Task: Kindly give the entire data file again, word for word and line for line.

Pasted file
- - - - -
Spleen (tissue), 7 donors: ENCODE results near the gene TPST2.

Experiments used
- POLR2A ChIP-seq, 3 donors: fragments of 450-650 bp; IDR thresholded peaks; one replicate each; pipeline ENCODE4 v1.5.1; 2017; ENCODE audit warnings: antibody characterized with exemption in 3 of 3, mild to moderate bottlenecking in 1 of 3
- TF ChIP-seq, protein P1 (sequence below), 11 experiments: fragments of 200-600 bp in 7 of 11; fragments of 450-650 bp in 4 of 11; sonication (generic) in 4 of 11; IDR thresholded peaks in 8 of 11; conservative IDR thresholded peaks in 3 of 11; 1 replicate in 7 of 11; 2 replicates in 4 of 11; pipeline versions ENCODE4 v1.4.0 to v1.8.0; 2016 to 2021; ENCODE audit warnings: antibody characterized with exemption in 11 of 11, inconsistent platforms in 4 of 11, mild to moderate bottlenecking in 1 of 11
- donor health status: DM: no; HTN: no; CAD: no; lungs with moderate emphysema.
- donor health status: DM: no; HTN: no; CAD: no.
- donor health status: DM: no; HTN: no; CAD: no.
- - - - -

Spleen (tissue), 7 donors: ENCODE results near the gene TPST2.

Experiments used
- POLR2A ChIP-seq, 3 donors: fragments of 450-650 bp; IDR thresholded peaks; one replicate each; pipeline ENCODE4 v1.5.1; 2017; ENCODE audit warnings: antibody characterized with exemption in 3 of 3, mild to moderate bottlenecking in 1 of 3
- TF ChIP-seq, protein P1 (sequence below), 11 experiments: fragments of 200-600 bp in 7 of 11; fragments of 450-650 bp in 4 of 11; sonication (generic) in 4 of 11; IDR thresholded peaks in 8 of 11; conservative IDR thresholded peaks in 3 of 11; 1 replicate in 7 of 11; 2 replicates in 4 of 11; pipeline versions ENCODE4 v1.4.0 to v1.8.0; 2016 to 2021; ENCODE audit warnings: antibody characterized with exemption in 11 of 11, inconsistent platforms in 4 of 11, mild to moderate bottlenecking in 1 of 11
- donor health status: DM: no; HTN: no; CAD: no; lungs with moderate emphysema.
- donor health status: DM: no; HTN: no; CAD: no.
- donor health status: DM: no; HTN: no; CAD: no.